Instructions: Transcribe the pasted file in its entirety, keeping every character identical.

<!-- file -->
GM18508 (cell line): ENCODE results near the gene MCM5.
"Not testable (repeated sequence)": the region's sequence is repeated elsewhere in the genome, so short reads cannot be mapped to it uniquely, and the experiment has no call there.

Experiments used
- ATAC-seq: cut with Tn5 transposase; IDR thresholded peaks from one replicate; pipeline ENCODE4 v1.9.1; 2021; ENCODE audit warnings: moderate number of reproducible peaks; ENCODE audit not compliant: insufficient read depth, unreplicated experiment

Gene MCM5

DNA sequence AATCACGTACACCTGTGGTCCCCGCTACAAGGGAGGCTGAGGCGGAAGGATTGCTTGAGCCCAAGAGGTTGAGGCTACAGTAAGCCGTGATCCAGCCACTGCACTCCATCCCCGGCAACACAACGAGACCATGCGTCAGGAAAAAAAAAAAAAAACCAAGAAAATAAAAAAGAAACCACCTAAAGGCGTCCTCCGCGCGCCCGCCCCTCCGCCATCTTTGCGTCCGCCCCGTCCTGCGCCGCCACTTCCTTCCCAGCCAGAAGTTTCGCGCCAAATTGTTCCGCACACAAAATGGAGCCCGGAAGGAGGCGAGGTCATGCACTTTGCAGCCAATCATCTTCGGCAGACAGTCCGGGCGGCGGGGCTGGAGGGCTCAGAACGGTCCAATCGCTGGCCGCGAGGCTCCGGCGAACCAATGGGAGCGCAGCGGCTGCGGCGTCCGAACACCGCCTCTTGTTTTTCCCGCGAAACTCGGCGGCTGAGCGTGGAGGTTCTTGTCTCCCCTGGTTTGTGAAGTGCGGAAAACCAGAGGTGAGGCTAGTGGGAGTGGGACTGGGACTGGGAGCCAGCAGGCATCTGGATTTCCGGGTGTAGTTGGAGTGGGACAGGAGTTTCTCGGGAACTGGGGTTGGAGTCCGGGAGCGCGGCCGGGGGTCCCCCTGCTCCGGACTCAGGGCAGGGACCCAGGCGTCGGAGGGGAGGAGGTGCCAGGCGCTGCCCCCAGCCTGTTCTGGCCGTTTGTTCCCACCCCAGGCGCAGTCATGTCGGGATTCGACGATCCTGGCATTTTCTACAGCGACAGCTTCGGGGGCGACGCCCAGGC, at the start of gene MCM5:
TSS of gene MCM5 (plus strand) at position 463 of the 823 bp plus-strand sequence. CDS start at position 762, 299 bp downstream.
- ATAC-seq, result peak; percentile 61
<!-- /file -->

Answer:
GM18508 (cell line): ENCODE results near the gene MCM5.
"Not testable (repeated sequence)": the region's sequence is repeated elsewhere in the genome, so short reads cannot be mapped to it uniquely, and the experiment has no call there.

Experiments used
- ATAC-seq: cut with Tn5 transposase; IDR thresholded peaks from one replicate; pipeline ENCODE4 v1.9.1; 2021; ENCODE audit warnings: moderate number of reproducible peaks; ENCODE audit not compliant: insufficient read depth, unreplicated experiment

Gene MCM5

DNA sequence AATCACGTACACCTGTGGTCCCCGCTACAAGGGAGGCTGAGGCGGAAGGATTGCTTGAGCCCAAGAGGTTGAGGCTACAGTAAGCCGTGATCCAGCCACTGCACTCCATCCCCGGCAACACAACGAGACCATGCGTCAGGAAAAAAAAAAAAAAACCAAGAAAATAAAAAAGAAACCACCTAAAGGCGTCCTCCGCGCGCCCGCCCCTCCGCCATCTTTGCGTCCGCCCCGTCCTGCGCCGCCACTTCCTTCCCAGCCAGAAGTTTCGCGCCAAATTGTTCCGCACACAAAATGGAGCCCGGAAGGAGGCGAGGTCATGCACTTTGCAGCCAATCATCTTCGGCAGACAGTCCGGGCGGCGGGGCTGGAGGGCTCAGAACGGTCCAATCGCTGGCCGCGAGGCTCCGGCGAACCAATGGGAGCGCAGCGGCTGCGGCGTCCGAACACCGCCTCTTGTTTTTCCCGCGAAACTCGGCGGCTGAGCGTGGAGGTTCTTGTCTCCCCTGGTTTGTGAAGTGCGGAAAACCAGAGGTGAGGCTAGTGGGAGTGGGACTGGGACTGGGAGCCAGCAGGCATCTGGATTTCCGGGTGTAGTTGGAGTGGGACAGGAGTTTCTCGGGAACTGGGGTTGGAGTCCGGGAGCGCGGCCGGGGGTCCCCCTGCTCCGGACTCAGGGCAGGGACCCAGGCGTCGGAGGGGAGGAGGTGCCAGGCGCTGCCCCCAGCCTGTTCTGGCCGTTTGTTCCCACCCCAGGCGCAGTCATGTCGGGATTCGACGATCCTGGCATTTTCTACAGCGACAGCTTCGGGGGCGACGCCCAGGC, at the start of gene MCM5:
TSS of gene MCM5 (plus strand) at position 463 of the 823 bp plus-strand sequence. CDS start at position 762, 299 bp downstream.
- ATAC-seq, result peak; percentile 61